- The Danger Rating
- Avalanche Problem Type, distribution, likelihood, and size potential
- Summary and detailed report of current conditions
- Recent reported avalanche activity
- Recent reported field and weather observations
https://avalanche.org/ All forecasting centers in the US
https://avalanche.ca/ Canada forecasting center
Ask The Questions
- What is the weather and how can it affect the hazard or our travel for the day?
- What is the avalanche danger, what are areas of terrain to potentially avoid or what areas of terrain can we travel into, and what are relevant observations that we can make today in relation to the avalanche problem(s) we are likely to encounter?
Step 3. Plan Your Tour
We have our team assembled with our risk tolerance levels aligned, goals set for the day, and agree to utilize teamwork. Now we also know what the weather forecast is for the day and how it may affect the hazard and/or our travel. We have read the avalanche forecast and all have an understanding of the overall hazard, along with what avalanche problem types and where we are likely to encounter them. With that in mind we have an idea of relevant observations we want to make in relation to the avalanche problem and weather.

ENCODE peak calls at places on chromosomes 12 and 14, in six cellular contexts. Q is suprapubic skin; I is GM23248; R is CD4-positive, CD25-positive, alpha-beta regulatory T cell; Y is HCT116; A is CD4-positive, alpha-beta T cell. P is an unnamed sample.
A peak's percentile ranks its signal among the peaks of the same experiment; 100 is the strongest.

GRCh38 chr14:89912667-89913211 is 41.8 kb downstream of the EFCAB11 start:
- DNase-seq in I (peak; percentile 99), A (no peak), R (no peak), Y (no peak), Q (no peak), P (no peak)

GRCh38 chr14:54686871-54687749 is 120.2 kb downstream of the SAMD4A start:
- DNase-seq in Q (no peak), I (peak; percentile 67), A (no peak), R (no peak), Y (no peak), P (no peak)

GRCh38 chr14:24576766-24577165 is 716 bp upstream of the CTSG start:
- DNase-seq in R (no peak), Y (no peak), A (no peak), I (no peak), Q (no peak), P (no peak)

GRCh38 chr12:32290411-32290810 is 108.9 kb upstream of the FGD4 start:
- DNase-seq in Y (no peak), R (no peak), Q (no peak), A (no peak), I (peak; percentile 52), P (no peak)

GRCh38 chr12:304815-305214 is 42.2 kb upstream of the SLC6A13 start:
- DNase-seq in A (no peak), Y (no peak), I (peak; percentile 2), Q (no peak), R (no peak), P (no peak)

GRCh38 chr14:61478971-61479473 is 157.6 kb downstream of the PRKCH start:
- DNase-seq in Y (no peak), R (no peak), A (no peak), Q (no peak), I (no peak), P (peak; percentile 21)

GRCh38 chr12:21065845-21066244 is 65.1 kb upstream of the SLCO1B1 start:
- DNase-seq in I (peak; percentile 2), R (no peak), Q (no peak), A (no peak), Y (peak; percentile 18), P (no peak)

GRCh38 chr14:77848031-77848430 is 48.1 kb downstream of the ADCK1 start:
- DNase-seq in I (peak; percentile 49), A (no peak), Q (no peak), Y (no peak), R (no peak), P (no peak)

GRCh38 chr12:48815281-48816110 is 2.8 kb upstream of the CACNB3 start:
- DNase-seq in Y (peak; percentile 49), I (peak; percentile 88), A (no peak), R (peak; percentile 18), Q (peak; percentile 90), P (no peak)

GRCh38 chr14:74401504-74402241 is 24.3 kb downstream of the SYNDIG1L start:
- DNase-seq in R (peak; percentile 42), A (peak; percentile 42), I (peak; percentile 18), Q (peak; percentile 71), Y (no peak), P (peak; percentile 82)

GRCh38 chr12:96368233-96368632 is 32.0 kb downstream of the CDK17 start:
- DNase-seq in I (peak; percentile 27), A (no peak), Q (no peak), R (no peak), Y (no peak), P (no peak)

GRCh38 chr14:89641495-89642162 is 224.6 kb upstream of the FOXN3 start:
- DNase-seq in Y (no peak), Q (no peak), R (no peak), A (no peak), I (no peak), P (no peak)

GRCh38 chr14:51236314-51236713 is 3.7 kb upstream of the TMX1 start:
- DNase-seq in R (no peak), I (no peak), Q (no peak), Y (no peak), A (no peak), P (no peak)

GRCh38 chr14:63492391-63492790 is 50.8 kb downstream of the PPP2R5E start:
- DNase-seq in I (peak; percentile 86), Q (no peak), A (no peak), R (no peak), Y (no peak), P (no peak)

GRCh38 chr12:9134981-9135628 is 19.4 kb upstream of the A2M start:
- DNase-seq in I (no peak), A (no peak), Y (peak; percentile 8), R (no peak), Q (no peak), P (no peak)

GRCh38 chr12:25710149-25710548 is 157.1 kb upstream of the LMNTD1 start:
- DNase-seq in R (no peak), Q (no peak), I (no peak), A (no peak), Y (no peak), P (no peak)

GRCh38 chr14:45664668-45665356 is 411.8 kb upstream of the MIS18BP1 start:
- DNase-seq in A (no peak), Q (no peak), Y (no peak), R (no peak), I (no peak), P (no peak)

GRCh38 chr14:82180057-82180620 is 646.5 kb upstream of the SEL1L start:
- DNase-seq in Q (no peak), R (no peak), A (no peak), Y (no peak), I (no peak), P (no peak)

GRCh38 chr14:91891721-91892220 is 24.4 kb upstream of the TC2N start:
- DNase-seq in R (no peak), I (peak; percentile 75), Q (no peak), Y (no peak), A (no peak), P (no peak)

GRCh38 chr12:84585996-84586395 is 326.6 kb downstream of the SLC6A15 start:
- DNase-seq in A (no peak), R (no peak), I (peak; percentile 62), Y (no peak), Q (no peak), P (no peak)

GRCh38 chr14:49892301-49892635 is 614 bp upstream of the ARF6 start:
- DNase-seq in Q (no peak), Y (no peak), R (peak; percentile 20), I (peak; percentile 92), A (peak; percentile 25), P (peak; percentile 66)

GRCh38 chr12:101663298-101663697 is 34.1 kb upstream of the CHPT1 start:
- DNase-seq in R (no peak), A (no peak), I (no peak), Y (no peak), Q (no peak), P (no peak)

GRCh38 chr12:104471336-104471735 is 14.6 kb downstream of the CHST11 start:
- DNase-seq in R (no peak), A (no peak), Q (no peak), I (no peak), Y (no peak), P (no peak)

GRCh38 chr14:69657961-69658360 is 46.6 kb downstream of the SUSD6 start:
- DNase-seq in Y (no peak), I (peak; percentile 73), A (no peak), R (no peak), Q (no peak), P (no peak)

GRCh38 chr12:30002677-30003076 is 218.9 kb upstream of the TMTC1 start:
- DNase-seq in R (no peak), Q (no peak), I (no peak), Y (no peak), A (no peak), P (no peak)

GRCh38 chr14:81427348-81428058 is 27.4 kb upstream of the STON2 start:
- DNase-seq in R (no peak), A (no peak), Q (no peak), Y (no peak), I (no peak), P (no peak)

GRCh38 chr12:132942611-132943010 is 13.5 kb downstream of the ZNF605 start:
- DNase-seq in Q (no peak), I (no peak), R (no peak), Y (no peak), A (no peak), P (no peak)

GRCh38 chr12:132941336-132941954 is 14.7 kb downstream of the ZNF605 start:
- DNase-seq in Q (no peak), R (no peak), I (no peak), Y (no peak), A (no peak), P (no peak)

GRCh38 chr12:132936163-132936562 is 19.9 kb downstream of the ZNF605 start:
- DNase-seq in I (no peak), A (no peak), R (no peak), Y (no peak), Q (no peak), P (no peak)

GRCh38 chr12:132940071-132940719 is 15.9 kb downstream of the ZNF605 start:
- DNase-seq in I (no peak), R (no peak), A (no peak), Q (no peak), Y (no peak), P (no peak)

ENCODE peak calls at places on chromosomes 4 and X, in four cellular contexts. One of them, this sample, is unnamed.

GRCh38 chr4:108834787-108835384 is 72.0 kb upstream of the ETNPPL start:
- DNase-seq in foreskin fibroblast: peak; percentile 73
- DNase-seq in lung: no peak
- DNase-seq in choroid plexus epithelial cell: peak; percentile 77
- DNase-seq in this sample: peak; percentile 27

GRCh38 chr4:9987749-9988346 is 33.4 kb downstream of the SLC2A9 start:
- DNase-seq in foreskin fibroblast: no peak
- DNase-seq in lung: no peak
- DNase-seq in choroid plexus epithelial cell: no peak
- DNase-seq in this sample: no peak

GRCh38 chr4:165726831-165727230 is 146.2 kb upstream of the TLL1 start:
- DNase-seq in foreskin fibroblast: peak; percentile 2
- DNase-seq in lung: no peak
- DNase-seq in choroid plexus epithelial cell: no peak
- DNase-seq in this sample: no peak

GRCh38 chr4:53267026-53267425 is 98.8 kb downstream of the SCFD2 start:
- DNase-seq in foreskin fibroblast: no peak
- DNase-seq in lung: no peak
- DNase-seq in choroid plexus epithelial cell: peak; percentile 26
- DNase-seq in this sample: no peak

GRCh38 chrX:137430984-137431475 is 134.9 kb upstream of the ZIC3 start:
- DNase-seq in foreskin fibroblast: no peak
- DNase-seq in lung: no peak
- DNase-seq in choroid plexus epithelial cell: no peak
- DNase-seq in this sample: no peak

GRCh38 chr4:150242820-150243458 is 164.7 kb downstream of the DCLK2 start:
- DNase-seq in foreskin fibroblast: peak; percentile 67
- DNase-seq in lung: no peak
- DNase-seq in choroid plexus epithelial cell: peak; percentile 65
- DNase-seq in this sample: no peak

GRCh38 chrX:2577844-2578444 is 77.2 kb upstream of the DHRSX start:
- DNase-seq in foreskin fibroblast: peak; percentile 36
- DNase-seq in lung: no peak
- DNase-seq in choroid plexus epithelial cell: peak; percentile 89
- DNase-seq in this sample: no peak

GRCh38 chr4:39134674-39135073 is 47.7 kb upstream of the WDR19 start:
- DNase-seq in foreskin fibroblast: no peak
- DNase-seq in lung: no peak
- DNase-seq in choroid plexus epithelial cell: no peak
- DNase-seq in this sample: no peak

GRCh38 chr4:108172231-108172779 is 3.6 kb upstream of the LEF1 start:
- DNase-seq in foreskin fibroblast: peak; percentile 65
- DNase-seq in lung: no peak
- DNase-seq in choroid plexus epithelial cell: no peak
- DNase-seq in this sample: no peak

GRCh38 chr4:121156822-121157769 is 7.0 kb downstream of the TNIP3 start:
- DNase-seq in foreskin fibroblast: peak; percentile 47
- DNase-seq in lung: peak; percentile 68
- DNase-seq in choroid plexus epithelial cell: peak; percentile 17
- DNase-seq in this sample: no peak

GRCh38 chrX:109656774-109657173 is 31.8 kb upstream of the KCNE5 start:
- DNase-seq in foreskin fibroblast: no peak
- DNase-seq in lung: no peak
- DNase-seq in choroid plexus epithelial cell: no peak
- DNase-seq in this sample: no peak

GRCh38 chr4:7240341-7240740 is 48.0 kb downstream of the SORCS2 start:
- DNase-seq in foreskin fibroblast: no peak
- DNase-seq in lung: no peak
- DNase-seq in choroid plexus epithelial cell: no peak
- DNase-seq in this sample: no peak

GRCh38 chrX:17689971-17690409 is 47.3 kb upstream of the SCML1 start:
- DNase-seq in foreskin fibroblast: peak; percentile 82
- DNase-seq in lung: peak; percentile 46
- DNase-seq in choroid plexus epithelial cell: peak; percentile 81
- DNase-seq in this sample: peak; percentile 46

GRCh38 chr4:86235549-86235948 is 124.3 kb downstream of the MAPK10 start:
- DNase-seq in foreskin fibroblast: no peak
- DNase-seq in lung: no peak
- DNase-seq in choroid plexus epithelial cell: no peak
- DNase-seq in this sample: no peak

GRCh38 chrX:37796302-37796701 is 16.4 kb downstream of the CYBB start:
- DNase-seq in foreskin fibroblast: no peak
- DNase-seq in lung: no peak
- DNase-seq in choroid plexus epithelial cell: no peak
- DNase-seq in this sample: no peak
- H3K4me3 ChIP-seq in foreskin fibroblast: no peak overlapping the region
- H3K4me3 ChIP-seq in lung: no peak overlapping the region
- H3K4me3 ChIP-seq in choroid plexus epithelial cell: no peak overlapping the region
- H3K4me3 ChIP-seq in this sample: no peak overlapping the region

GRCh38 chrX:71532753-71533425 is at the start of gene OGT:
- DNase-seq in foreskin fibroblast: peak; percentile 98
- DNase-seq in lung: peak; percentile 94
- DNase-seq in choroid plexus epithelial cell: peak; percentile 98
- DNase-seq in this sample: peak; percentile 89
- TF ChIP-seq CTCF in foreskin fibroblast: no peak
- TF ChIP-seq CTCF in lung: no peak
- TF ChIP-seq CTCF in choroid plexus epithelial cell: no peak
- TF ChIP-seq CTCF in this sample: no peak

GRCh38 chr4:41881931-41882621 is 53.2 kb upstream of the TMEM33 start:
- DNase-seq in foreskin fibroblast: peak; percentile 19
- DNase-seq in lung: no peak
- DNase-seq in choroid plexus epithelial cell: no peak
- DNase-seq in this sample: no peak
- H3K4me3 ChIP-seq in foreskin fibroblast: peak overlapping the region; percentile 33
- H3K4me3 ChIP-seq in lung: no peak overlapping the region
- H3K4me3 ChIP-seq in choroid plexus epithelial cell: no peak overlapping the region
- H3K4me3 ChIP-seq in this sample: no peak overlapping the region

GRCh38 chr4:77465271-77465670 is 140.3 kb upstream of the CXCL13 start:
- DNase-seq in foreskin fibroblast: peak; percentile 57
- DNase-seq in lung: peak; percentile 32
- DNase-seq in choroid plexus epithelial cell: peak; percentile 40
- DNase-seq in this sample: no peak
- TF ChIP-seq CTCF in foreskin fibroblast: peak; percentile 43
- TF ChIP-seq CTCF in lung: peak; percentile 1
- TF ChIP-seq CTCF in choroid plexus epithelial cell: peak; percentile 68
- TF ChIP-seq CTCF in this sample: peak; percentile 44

Annnndddd now with all that in mind it's time to decide where we are going to go.
Finding zones to ski/ride in during the beginning of your backcountry career can be frustrating. There are many outlets that you can utilize to help ease this process and eventually you should shoot to have a zone/run catalog that you can pick and choose from based on your group and the conditions for the day. Below are some resources to help you with this process.
A quick Google search may be your best friend. You can find blogs, terrain photos, trip reports, etc. All valuable information in helping you to develop a trip catalog.
Similarly you can find terrain photos, trip reports, etc.
This is a great resource to help you better understand the terrain by seeing it in 3D. You can also draw and save routes, zones, and much more and then upload into Caltopo.
This has become a staple for trip planning digitally. With the capability of saving your map, adding zones/runs/trailheads, utilizing different maps and overlays including slope angle shading and more, this is an excellent resource for trip planning.
This is an offline mapping tool that you can use in conjunction with Caltopo. It allows you to download maps for offline use and utilizes a geospatial PDF, which will use the GPS on your phone to pinpoint where you are on the map.
A commonly used navigation app that allows you to save maps, utilize map overlays, track your route, and more.
An online and mobile guidebook app used in conjunction with Beacon Guidebooks.